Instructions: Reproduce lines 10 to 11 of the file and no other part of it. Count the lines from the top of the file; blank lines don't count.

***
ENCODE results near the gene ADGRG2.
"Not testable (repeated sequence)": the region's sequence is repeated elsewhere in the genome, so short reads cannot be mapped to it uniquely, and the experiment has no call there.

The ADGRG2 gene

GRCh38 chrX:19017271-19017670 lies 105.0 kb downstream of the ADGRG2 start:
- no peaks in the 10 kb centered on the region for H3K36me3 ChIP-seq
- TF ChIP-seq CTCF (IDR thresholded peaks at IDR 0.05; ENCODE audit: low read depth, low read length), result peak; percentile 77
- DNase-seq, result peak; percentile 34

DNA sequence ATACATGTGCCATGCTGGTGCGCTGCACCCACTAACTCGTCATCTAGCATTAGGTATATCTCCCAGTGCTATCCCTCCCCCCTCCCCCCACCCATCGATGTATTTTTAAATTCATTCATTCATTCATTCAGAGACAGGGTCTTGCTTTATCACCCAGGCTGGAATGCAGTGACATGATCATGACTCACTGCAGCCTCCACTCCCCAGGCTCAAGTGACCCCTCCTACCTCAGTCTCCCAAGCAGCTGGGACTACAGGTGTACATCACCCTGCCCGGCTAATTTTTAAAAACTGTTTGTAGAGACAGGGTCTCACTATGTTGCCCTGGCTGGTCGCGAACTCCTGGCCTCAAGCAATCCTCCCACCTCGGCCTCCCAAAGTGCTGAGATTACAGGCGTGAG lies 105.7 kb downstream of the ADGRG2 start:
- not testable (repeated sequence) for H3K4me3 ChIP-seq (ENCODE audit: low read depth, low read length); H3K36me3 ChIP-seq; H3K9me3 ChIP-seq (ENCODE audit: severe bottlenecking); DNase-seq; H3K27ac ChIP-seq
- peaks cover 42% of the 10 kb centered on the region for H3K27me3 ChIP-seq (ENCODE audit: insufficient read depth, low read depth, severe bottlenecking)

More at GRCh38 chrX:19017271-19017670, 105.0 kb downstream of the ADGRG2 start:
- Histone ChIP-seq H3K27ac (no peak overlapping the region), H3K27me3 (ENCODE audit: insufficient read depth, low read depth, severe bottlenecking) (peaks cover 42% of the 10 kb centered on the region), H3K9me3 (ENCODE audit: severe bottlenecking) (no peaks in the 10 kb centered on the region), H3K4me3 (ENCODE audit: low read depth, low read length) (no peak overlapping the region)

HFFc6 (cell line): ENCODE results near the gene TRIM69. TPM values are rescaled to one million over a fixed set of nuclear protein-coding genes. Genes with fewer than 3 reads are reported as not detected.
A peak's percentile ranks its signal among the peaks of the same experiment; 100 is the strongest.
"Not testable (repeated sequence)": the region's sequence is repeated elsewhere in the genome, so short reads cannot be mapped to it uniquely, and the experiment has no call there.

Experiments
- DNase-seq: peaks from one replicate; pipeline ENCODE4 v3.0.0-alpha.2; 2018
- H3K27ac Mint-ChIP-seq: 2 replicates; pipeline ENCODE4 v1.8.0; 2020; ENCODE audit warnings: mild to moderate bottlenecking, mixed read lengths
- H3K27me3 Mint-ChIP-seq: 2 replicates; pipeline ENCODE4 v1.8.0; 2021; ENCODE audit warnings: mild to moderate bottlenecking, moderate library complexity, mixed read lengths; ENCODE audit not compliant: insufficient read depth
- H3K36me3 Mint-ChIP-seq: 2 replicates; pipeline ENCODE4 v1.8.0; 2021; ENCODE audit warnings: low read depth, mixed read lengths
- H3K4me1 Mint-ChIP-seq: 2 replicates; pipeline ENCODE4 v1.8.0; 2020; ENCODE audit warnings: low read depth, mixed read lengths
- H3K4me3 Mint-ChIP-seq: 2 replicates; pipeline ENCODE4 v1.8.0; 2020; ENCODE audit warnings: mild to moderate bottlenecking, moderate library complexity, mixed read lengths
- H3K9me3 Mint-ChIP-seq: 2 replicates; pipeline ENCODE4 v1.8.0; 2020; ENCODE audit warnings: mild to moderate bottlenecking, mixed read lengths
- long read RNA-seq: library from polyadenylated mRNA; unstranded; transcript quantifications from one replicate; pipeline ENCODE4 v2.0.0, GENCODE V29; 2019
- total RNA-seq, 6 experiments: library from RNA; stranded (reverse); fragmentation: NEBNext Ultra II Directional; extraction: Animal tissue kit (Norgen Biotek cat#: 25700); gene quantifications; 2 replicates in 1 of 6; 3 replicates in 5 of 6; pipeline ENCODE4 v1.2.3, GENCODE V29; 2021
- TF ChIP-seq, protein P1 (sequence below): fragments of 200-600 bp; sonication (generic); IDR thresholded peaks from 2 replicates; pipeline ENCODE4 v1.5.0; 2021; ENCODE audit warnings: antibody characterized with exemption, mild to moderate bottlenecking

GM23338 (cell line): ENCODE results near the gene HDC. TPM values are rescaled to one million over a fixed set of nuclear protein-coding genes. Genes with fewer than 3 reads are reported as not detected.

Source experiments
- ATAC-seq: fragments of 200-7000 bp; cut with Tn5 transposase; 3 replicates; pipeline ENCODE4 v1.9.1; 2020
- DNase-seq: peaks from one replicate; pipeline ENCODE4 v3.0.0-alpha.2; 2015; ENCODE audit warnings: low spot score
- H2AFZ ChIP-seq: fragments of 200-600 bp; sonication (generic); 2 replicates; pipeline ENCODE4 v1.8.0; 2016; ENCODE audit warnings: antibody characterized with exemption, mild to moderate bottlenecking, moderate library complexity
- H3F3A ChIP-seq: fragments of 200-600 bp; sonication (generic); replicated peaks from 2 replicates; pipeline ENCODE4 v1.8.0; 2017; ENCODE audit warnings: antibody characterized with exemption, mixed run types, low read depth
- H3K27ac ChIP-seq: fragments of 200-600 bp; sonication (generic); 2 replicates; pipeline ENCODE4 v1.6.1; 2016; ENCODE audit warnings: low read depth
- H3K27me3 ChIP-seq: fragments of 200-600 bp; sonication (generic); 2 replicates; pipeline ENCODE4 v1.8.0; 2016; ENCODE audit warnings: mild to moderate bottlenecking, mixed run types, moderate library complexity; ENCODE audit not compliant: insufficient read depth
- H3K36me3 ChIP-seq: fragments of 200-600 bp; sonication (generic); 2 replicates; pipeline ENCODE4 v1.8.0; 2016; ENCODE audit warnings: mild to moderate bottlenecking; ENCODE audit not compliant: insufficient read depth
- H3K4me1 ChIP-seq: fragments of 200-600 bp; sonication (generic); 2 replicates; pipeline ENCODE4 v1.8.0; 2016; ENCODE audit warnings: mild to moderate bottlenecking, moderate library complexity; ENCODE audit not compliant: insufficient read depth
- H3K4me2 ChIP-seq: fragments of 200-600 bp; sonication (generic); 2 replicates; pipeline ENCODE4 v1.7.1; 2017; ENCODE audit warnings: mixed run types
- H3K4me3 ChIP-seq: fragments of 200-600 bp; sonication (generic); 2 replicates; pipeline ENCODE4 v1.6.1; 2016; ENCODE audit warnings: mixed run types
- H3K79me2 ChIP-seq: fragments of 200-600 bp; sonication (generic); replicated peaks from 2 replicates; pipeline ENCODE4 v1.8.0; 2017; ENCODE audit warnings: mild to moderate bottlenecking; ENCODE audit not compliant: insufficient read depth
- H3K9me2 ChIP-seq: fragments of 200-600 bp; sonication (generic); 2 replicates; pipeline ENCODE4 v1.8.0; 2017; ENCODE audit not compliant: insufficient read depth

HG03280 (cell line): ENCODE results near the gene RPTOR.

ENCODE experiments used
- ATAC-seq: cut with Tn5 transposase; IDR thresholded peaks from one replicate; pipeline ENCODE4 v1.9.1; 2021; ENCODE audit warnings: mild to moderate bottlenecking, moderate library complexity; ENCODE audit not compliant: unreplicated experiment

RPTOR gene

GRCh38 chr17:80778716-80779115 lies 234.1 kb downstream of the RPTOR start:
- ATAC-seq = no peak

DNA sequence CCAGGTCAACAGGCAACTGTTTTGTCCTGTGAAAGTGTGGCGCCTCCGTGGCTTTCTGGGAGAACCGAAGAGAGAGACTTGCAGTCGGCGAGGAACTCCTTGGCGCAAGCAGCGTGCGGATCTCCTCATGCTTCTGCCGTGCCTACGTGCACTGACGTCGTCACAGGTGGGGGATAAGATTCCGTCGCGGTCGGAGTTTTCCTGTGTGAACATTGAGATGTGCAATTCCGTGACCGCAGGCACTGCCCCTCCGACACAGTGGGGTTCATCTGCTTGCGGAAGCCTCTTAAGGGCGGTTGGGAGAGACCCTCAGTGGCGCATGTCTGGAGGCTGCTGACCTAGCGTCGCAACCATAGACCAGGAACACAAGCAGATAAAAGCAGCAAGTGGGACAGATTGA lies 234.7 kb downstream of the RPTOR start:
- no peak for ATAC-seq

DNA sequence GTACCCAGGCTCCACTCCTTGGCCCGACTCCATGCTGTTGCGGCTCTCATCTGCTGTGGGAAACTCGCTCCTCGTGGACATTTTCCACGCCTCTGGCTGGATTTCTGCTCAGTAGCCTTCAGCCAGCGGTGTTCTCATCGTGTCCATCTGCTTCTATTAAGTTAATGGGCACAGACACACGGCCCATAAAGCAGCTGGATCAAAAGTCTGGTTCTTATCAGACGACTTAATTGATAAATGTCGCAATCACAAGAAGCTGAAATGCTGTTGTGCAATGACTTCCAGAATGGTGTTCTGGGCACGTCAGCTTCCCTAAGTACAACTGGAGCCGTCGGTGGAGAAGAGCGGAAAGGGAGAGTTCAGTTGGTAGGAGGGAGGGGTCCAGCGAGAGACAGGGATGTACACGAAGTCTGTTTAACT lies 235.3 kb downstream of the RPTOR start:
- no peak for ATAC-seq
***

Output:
- peaks cover 42% of the 10 kb centered on the region for H3K27me3 ChIP-seq (ENCODE audit: insufficient read depth, low read depth, severe bottlenecking)

More at GRCh38 chrX:19017271-19017670, 105.0 kb downstream of the ADGRG2 start: